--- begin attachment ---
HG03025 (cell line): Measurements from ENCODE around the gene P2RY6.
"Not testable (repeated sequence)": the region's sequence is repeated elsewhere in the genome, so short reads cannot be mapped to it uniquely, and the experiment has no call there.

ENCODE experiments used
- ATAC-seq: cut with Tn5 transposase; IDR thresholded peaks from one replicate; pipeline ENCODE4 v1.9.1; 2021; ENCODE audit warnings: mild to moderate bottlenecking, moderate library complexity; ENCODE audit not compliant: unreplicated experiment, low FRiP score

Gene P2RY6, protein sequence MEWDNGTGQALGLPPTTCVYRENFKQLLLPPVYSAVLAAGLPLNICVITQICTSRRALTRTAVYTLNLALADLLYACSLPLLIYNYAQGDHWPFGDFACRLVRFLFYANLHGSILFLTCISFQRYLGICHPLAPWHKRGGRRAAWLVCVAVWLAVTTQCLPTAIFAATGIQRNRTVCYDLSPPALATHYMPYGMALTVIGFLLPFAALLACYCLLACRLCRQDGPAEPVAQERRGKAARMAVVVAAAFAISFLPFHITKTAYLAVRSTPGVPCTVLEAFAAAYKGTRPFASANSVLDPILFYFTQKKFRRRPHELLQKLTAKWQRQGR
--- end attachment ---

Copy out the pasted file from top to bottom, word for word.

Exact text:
HG03025 (cell line): Measurements from ENCODE around the gene P2RY6.
"Not testable (repeated sequence)": the region's sequence is repeated elsewhere in the genome, so short reads cannot be mapped to it uniquely, and the experiment has no call there.

ENCODE experiments used
- ATAC-seq: cut with Tn5 transposase; IDR thresholded peaks from one replicate; pipeline ENCODE4 v1.9.1; 2021; ENCODE audit warnings: mild to moderate bottlenecking, moderate library complexity; ENCODE audit not compliant: unreplicated experiment, low FRiP score

Gene P2RY6, protein sequence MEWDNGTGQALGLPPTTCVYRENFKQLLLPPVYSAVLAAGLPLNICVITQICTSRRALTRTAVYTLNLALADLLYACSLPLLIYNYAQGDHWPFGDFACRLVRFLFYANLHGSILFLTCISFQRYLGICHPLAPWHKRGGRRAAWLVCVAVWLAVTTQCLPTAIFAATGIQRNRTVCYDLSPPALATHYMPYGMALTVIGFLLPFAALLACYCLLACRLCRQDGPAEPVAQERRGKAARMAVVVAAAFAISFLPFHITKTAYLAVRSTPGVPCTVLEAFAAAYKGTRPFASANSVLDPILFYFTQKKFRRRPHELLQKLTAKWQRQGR